Reform needed to end exploitation of women through prostitution and sex trafficking
Ireland’s illicit indoor sex industry churns out profits of between €180 million and €250 million a year from about 1,000 women – nine out of 10 of them migrants – and an unknown but significant number of children working in the industry. By Nusha Yonkova, Anti-trafficking Co-ordinator with the Immigrant Council of Ireland.
These stark facts, shocking in themselves, don’t begin to tell the real story about prostitution and sex trafficking in Ireland.
In 2009, the Immigrant Council of Ireland (ICI) published a groundbreaking report into the trafficking of migrant women into the Irish sex industry, “Globalisation, Sex Trafficking and Prostitution: The Experiences of Migrant Women in Ireland”. The researchers found that in a period of 21 months, 102 women and girls, mainly from Africa and Eastern Europe had been trafficked into or through Ireland for the purposes of sexual exploitation. Eleven of the 102 were children at the time they were trafficked.
The research included an audit of the largest website advertising the services of “escorts” and found that on the one day in the site was audited, a minimum of 1,000 women were available for purchase in 19 of the 26 counties.
Facts presented at the sentencing of an Irish brothel keeper in a court in Wales last year revealed that girls, one just 15 years old, had been trafficked into Ireland and were found in his establishments, and were sold for sex to Irish men. This starkly illustrates the lengths criminals will go to in order to meet the demand for paid sex in Ireland.
People like to draw a distinction between victims of sex trafficking and women who they like to say have chosen to be involved in prostitution. But the distinction is a blurred one.
We know that women and girls who have been trafficked into Ireland’s sex industry have been found in the same brothels, being exploited by the same pimps and for the gratification of the same punters as women who do not fit the very strict definition of a victim of trafficking.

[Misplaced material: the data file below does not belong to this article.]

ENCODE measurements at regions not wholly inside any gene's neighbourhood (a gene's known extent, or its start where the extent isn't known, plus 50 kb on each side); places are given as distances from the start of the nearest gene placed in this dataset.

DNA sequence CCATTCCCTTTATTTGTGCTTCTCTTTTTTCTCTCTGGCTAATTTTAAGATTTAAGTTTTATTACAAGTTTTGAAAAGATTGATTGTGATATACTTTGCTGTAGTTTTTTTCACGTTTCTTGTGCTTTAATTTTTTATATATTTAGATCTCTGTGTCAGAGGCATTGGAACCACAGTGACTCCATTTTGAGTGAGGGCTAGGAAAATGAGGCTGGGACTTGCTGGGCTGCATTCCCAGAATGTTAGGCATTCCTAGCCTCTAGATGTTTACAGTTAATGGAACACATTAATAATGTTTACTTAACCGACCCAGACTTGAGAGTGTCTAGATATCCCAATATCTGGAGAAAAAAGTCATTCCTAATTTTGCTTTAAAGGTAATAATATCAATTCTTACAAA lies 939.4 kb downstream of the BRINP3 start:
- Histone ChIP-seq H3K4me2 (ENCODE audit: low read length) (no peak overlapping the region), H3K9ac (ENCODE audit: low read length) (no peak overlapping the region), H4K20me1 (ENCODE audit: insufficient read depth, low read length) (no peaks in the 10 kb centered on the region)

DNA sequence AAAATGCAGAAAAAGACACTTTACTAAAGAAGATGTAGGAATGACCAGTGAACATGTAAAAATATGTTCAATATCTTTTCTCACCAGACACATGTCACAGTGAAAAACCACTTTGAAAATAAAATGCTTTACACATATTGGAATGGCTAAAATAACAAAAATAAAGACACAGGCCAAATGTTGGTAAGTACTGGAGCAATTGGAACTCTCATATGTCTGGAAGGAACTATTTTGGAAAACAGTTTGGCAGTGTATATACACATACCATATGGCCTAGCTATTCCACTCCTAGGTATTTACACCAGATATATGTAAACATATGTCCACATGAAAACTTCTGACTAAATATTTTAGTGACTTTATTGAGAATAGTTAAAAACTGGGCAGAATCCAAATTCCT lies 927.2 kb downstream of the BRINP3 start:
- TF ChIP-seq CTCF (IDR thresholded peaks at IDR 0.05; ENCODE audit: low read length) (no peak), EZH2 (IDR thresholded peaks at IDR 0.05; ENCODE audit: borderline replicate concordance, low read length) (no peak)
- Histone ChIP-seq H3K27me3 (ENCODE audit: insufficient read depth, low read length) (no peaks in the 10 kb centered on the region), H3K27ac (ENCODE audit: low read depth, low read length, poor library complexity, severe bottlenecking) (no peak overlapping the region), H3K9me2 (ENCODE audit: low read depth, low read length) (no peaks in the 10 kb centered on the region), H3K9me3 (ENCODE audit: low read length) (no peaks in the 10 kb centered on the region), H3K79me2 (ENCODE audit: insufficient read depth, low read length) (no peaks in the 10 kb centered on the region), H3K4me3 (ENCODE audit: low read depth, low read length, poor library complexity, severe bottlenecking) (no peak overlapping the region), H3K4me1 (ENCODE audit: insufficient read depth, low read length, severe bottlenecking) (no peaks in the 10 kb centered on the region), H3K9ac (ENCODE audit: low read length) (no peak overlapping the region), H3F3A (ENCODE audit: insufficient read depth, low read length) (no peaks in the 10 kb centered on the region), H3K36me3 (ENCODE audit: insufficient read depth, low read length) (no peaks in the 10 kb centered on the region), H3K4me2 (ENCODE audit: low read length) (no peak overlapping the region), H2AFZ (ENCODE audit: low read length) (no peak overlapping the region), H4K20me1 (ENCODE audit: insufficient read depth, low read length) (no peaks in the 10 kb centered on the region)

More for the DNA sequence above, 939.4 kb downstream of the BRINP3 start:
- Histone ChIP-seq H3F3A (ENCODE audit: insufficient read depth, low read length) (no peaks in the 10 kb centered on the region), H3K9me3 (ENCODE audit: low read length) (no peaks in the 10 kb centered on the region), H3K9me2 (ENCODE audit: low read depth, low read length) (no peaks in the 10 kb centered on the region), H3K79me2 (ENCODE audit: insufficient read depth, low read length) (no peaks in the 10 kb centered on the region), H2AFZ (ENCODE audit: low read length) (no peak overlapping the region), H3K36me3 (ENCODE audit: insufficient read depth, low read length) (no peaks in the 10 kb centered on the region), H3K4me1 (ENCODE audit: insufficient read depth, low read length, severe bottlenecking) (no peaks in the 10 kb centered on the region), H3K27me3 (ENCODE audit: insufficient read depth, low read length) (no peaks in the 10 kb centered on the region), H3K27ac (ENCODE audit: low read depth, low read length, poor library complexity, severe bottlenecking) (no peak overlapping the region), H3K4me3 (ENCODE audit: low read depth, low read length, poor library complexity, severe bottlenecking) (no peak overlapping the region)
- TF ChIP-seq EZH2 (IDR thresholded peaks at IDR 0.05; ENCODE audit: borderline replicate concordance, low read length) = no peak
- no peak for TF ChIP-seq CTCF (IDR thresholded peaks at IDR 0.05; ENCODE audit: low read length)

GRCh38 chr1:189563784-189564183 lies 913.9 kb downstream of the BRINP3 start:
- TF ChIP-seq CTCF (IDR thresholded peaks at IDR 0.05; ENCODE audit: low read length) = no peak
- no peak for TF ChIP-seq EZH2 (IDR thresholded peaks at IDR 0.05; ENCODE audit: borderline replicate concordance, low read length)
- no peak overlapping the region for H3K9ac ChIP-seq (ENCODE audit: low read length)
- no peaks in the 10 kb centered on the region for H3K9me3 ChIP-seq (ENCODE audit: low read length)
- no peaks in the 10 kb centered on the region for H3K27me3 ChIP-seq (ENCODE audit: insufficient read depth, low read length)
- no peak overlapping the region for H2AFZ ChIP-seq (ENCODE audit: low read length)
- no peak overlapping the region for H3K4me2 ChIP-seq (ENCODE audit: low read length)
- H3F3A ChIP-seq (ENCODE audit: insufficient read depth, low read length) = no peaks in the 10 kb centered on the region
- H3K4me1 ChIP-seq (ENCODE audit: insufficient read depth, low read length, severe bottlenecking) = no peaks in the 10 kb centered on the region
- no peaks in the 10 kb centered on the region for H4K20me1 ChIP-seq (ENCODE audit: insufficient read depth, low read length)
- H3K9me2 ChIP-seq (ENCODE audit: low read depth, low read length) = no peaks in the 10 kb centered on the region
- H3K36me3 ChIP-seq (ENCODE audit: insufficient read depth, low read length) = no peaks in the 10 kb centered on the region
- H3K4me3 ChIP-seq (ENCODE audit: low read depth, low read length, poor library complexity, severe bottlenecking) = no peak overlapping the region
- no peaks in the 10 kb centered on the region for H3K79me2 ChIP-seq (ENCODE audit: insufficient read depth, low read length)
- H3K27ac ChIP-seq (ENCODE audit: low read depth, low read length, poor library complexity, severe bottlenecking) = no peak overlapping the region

And the reason for them being in those brothels is the same – because there is a demand from men in Ireland to buy sex, which keeps the sex industry alive.
The experiences of women involved in prostitution, whether they are victims of trafficking or not, can vary in terms of degree, but share many similarities – violence and assault, rape, physical and psychological harm.
And the motivations of those who exploit them is the same – to make money, for those who control the women, and sexual gratification for those who buy them. Underpinning it all is an assumption that is okay for a human being to be bought and sold.
Ireland is a signatory to various international treaties that oblige us to introduce measures discouraging the demand for the services of trafficked people.
The most effective way to tackle sex trafficking has been shown to be by discouraging demand for paid sex.
An alliance of civil society organisations has been formed to lobby legislators for reform of our prostitution laws and to raise awareness about how our current approach is failing our anti sex trafficking efforts.
The alliance has undertaken a national campaign called Turn Off The Red Light, End Prostitution in Ireland. It is supported by a wide range of groups and individuals including unions, NGOs, women’s, men’s and children’s groups, rape crisis organisations and others.
The campaign is gaining momentum, with some notable commitments so far.
The former Minister for Justice and Law Reform sent departmental officials to Sweden after its 10-year evaluation of the legislation there. The officials’ report was referred by the Minister to the Attorney-General and he indicated earlier this year that the Government was examining whether similar legislation could be introduced here.
Last year, the Labour Party passed a motion in support of the campaign at its annual conference, reflecting Labour Women’s policy on prostitution which supports moves for its elimination because it is incompatible with gender equality and human dignity and is a form of violence against women.
Fine Gael brought forward a Private Member’s Motion calling for a review of the existing prostitution legislation in 2009 and the party has indicated its support for the Swedish approach.
The Green Party has included a commitment in its election manifesto to introduce the “Swedish model” of legislation also.
The Turn Off The Red Light campaign has a simple legislative ask. That is, that that the buyers of sex be fined and those selling sex be decriminalised.
The evaluation of Sweden’s legislation found that this approach led to a reduction in sex trafficking and prostitution, reduced the market for prostitution, and reduced the supply of migrants to “feed” the market for paid sex.
Importantly, the legislation, which is supported by a large majority of Swedes, has resulted in a new mindset among younger people, who see prostitution as unacceptable in modern societies and incompatible with gender equality and human dignity.